(something like heavy or maybe a little thicker) that make great guitar picks for me. 

This one is right out of my pocket, much used and much loved. It's like 
the Tortex, above, in terms of size. The points are about equal.
They are easy to spot when you drop them.

The one below has three different shaped points, each yielding a slightly different tone. 


John Pearse revived two old D'Andrea designs, the #351 and 352, in a single pick.

But if you blend the two, you get a large version of D'Andrea #348 above

If you like picks, you need to find yourself a copy of this wonderful book:

Will Hoover understands picks, and this book is a terrific resource. Keep your eyes open for a copy of this "must-have," it is published by Miller-Freeman, who also publish Guitar Player Magazine. If you can't find it at your local bookstore, get in touch, I have a few extra copies. 

I have a page on clownbarf, but it's not for the faint of heart. Click here at your own risk.

And to go to a page about thickness, dressing edges, shaping points,  click here

The $64,000 Question!

Where can you get plastic sheet for making picks?

The easy-to-find celluloid is pickguard material which could once be gotten through many sources has beome harder to find. Axiom, Inc. still carries great celluloid. Thanks to post 9/11 Federal "hazardous materials" regulations, celluloid has become expensive because of a $tout "per shipment" hazmat fee, such that vendors like Stewart-MacDonald no longer carry celluloid anything. Nice thick stuff usually comes in tortoise and ivoroid, and of course in black and white. Some places that cater to the do-it-yrself electric guitar crowd sell other types of pickguard plastic such as pearloid. And it's always worth haunting eBay for things.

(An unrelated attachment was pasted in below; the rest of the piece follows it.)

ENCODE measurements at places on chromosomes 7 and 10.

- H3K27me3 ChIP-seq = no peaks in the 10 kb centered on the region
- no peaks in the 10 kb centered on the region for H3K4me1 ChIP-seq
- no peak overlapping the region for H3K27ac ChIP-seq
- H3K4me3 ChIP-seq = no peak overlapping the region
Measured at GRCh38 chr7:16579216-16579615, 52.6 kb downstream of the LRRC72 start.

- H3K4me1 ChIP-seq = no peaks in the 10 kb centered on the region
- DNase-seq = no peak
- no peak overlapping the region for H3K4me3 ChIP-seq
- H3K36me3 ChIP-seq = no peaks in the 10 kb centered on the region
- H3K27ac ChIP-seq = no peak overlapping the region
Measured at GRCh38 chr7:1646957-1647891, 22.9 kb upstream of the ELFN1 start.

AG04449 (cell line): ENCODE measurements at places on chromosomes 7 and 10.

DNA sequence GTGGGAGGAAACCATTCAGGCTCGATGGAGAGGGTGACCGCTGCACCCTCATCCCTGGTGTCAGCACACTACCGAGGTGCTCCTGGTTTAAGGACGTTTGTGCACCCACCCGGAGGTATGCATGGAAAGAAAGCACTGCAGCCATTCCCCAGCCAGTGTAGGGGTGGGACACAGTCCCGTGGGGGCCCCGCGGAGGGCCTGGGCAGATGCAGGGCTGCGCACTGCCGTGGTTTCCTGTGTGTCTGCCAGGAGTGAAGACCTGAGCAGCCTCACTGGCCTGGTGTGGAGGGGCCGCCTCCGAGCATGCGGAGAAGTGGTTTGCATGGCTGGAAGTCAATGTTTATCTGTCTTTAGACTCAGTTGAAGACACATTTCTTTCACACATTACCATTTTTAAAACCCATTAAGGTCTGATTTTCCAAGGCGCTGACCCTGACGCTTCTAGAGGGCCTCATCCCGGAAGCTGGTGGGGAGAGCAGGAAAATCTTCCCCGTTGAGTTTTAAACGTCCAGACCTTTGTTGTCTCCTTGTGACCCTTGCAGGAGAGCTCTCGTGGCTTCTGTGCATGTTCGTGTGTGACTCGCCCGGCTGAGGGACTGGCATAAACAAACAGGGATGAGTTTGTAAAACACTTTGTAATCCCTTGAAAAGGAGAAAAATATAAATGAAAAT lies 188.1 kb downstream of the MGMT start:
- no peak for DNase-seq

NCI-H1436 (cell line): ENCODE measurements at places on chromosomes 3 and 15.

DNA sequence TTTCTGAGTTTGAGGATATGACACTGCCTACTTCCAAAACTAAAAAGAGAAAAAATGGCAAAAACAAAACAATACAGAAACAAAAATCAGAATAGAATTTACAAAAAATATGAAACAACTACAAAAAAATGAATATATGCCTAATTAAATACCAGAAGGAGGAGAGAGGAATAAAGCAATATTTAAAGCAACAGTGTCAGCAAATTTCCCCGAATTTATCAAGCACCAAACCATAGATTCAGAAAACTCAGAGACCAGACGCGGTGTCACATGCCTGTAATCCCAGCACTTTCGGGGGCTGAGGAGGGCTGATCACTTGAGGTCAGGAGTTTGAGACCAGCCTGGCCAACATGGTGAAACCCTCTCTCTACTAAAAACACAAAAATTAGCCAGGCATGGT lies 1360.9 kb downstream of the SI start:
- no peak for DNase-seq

Cellulose nitrate is the old fashioned stuff, but lots of folks, eyeglass frame manufacturers for example, use the relatively less flammable celluloid acetate, which comes in every color of the rainbow and works equally well.

If you keep your eyes open, sheet turns up in strange places. Flea markets and junk shops occasionally have sheet, or recyclable things made of interesting plastic.

I get polyester sheet from commercial sign shops. Sign-grade polycarbonate is also good stuff for picks. Here's a source:

Pen makers and pipe makers supply places have various interesting plastics, usually in bars that are 3/4" square. Knife-maker's supply places also sell celluloid sheet for knife handles, as well as other types of plastic.

Delrin (the Tortex stuff) is available, but I usually see it only in black and white. sells a 12"x12" sheet 1/8" thick for $13.

Delmar Products, Inc. in Connecticut has amazing stuff and supplies everyone else, but they are very difficult to work with unless you can pop a few thousand dollars for a minimum first order. Here they are anyway:

Slicing a sheet from a block:

Eat your heart out - they won't sell it to you.

Delmar Products, Inc. in Connecticut has amazing stuff and supplies everyone else, but they are very difficult to work with unless you can pop a few thousand dollars for a minimum first order. Here they are anyway:

D'Andrea gets good stuff because they can afford the enormous minimum orders from the makers or their wholesale dealers, but won't sell the sheet to little folks like you and me. Drat. Well, they have a nice website with a history here:.

But!, here's a possible source for interesting celluloid: I am led to believe that this is the current iteration of Mazzuchelli. They also have the ferocious minimum order no one can afford. But the quality is excellent. There are numerous celluloid manufacturing facilities in Shanghai.

Then there's this outfit: http://www.American Art They're all about pen blanks, but they're on the right track.

I regret to say that I have no ready sources for interesting plastic sheet, but regardless of that, you can still drop me a line, especially if you have a source you're willing to share with me (hope springs eternal)!

Drop me a line click here

More about making picks, about thickness, dressing edges, shaping points, click here